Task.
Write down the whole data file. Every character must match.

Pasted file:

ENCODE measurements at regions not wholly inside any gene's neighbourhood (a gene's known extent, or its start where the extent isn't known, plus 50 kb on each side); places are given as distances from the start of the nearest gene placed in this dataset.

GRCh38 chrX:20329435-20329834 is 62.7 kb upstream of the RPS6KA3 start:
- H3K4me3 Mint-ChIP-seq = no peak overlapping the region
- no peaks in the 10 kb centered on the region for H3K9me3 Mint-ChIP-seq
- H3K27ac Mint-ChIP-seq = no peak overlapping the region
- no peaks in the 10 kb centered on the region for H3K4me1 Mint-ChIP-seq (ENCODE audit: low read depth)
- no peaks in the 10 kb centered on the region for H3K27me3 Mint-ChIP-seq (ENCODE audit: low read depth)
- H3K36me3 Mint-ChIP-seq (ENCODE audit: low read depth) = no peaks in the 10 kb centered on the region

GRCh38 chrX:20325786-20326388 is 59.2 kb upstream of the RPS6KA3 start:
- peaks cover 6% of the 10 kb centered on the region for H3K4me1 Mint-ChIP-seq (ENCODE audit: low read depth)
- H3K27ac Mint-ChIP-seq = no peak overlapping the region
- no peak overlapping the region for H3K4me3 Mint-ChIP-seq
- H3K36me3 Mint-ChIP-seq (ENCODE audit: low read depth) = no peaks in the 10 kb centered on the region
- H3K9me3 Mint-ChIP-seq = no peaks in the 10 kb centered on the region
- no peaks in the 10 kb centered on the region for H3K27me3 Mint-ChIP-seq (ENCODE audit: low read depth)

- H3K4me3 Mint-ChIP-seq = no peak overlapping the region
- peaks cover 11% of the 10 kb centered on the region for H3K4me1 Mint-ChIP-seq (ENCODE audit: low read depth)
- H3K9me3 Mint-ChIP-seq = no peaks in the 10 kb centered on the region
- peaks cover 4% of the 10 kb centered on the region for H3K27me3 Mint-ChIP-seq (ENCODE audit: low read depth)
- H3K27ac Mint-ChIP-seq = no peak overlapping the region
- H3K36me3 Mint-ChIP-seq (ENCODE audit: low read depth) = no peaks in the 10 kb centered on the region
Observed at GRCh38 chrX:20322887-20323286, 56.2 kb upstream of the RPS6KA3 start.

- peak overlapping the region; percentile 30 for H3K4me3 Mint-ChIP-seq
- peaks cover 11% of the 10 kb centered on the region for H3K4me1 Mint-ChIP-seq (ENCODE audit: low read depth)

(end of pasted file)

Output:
ENCODE measurements at regions not wholly inside any gene's neighbourhood (a gene's known extent, or its start where the extent isn't known, plus 50 kb on each side); places are given as distances from the start of the nearest gene placed in this dataset.

GRCh38 chrX:20329435-20329834 is 62.7 kb upstream of the RPS6KA3 start:
- H3K4me3 Mint-ChIP-seq = no peak overlapping the region
- no peaks in the 10 kb centered on the region for H3K9me3 Mint-ChIP-seq
- H3K27ac Mint-ChIP-seq = no peak overlapping the region
- no peaks in the 10 kb centered on the region for H3K4me1 Mint-ChIP-seq (ENCODE audit: low read depth)
- no peaks in the 10 kb centered on the region for H3K27me3 Mint-ChIP-seq (ENCODE audit: low read depth)
- H3K36me3 Mint-ChIP-seq (ENCODE audit: low read depth) = no peaks in the 10 kb centered on the region

GRCh38 chrX:20325786-20326388 is 59.2 kb upstream of the RPS6KA3 start:
- peaks cover 6% of the 10 kb centered on the region for H3K4me1 Mint-ChIP-seq (ENCODE audit: low read depth)
- H3K27ac Mint-ChIP-seq = no peak overlapping the region
- no peak overlapping the region for H3K4me3 Mint-ChIP-seq
- H3K36me3 Mint-ChIP-seq (ENCODE audit: low read depth) = no peaks in the 10 kb centered on the region
- H3K9me3 Mint-ChIP-seq = no peaks in the 10 kb centered on the region
- no peaks in the 10 kb centered on the region for H3K27me3 Mint-ChIP-seq (ENCODE audit: low read depth)

- H3K4me3 Mint-ChIP-seq = no peak overlapping the region
- peaks cover 11% of the 10 kb centered on the region for H3K4me1 Mint-ChIP-seq (ENCODE audit: low read depth)
- H3K9me3 Mint-ChIP-seq = no peaks in the 10 kb centered on the region
- peaks cover 4% of the 10 kb centered on the region for H3K27me3 Mint-ChIP-seq (ENCODE audit: low read depth)
- H3K27ac Mint-ChIP-seq = no peak overlapping the region
- H3K36me3 Mint-ChIP-seq (ENCODE audit: low read depth) = no peaks in the 10 kb centered on the region
Observed at GRCh38 chrX:20322887-20323286, 56.2 kb upstream of the RPS6KA3 start.

- peak overlapping the region; percentile 30 for H3K4me3 Mint-ChIP-seq
- peaks cover 11% of the 10 kb centered on the region for H3K4me1 Mint-ChIP-seq (ENCODE audit: low read depth)